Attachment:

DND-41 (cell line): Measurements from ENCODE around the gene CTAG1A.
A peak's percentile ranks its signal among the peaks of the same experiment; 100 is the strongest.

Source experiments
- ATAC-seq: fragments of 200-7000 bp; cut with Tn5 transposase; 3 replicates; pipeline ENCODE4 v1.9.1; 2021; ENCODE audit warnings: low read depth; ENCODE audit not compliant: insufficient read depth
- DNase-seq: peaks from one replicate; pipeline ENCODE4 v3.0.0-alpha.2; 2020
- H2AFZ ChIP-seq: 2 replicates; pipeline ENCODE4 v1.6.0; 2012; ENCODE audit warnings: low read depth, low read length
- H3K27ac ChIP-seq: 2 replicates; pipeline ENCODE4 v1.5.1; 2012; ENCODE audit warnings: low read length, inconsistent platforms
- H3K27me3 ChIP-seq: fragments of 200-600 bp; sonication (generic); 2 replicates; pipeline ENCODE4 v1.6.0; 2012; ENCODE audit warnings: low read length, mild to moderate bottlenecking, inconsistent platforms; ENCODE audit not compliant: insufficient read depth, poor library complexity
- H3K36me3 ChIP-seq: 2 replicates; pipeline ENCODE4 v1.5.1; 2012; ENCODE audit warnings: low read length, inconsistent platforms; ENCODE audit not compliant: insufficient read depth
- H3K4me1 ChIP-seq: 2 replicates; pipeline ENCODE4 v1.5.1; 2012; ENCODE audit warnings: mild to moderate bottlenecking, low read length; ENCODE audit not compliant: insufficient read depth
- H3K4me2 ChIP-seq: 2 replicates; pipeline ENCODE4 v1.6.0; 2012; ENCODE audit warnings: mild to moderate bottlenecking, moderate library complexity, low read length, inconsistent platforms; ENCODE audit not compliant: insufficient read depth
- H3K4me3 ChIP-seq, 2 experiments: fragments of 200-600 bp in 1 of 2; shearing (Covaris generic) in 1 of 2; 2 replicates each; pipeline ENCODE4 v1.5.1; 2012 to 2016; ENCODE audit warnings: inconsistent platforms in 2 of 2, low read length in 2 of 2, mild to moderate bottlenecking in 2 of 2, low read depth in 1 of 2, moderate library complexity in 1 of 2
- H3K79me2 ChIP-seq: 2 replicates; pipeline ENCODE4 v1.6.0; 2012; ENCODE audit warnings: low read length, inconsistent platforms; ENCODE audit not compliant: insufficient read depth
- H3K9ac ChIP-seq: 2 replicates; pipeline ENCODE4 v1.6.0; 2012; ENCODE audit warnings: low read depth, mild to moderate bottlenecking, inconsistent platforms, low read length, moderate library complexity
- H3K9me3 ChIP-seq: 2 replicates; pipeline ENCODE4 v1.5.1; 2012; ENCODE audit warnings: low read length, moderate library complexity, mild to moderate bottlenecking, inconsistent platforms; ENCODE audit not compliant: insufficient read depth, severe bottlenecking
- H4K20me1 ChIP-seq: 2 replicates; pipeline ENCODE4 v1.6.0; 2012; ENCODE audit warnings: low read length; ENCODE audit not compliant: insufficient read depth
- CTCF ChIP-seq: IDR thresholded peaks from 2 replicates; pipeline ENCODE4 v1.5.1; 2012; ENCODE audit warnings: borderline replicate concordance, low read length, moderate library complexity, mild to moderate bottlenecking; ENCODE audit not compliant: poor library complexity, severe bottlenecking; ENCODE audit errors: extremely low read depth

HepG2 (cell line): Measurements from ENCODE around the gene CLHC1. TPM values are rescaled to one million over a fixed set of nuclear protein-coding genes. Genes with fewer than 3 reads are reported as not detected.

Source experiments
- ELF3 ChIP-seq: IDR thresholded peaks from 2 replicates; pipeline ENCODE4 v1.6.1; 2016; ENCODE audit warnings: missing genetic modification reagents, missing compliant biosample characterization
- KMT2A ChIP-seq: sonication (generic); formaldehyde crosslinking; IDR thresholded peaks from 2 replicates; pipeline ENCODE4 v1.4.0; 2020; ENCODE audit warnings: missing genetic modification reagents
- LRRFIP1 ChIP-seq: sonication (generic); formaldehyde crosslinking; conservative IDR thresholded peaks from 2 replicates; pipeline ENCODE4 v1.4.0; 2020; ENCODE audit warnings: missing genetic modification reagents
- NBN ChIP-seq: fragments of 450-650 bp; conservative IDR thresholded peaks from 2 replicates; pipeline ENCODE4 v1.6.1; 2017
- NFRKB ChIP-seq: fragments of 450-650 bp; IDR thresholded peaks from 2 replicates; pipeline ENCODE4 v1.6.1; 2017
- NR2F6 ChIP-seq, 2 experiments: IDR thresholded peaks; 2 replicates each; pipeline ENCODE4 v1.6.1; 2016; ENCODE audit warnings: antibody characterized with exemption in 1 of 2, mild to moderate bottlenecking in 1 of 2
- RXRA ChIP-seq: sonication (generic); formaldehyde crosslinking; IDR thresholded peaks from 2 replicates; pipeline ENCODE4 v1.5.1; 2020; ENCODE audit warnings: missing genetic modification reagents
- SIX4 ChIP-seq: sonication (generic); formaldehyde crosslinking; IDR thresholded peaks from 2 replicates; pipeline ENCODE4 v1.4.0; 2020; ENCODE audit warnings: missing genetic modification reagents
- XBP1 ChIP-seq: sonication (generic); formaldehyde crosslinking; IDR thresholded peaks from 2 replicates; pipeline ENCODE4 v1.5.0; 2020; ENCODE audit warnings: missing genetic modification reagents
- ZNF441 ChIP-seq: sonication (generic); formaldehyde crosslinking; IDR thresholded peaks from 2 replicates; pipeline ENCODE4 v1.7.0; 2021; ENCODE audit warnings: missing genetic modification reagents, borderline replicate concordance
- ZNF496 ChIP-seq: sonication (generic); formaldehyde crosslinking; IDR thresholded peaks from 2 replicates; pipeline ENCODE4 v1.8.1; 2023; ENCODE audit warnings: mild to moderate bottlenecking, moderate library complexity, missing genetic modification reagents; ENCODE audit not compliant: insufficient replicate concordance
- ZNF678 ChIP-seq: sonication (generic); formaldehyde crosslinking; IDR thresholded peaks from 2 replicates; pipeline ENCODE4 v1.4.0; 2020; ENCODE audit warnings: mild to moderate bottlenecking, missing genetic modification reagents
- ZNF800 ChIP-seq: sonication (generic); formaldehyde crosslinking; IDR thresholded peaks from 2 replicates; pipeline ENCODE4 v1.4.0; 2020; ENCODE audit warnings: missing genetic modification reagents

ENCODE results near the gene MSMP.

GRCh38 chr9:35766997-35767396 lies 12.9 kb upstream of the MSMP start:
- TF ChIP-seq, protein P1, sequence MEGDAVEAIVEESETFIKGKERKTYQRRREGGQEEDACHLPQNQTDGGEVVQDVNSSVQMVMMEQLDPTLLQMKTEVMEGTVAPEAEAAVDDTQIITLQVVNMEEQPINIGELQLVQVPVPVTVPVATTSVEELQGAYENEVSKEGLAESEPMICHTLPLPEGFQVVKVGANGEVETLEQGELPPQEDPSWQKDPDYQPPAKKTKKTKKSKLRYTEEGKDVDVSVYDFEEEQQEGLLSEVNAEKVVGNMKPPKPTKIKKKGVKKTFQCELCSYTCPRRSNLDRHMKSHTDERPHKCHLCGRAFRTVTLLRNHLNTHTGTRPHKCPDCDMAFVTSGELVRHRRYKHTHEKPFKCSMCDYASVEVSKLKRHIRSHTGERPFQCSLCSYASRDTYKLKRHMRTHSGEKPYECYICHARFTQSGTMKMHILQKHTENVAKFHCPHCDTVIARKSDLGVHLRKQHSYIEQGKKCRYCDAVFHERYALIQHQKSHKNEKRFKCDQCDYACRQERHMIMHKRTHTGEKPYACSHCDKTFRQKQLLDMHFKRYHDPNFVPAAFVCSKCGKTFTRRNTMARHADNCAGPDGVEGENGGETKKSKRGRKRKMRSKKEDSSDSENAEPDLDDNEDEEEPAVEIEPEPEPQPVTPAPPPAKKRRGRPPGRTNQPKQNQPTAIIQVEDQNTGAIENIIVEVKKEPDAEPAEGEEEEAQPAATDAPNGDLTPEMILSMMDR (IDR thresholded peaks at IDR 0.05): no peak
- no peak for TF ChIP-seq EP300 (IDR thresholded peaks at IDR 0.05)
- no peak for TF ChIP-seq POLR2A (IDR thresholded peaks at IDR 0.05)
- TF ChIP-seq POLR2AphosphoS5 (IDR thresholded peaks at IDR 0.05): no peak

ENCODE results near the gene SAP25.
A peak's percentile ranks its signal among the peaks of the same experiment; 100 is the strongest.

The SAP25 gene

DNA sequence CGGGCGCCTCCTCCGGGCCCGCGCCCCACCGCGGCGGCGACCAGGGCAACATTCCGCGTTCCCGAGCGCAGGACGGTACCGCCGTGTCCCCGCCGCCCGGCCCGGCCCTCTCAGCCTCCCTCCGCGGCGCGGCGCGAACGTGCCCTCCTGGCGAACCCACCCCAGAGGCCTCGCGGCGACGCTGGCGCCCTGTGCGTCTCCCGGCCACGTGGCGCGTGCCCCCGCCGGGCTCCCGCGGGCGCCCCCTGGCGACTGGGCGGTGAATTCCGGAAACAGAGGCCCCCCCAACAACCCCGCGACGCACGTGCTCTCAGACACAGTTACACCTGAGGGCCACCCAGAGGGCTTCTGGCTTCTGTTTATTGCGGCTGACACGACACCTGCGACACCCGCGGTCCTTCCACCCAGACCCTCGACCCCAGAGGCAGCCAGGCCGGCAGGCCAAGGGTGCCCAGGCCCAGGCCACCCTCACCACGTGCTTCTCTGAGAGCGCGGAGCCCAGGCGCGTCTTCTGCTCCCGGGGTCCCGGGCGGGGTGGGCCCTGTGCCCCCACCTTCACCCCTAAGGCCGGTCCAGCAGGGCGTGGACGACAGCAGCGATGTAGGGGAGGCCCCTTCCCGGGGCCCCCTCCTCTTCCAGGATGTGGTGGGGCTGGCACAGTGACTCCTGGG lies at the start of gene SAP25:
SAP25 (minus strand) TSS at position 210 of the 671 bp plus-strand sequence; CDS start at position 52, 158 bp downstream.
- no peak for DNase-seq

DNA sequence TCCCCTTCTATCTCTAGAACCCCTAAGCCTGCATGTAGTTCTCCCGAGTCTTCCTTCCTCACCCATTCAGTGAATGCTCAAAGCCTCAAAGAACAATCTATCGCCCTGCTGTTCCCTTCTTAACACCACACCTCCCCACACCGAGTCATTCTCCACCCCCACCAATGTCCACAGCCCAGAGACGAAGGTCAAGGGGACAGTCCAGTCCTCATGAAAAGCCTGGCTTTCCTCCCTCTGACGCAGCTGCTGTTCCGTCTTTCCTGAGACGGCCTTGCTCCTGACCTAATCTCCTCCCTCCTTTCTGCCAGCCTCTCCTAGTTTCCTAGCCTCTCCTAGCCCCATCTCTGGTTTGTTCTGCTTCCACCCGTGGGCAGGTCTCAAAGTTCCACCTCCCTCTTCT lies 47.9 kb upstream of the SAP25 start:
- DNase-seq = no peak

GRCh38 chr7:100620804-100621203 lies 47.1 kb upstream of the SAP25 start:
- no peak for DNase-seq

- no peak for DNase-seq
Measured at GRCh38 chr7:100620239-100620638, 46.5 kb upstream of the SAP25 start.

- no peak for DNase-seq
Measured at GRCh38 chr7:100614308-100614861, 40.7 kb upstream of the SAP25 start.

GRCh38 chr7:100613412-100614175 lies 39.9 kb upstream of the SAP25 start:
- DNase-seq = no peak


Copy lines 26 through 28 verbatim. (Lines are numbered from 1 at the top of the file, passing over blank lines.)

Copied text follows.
- RXRA ChIP-seq: sonication (generic); formaldehyde crosslinking; IDR thresholded peaks from 2 replicates; pipeline ENCODE4 v1.5.1; 2020; ENCODE audit warnings: missing genetic modification reagents
- SIX4 ChIP-seq: sonication (generic); formaldehyde crosslinking; IDR thresholded peaks from 2 replicates; pipeline ENCODE4 v1.4.0; 2020; ENCODE audit warnings: missing genetic modification reagents
- XBP1 ChIP-seq: sonication (generic); formaldehyde crosslinking; IDR thresholded peaks from 2 replicates; pipeline ENCODE4 v1.5.0; 2020; ENCODE audit warnings: missing genetic modification reagents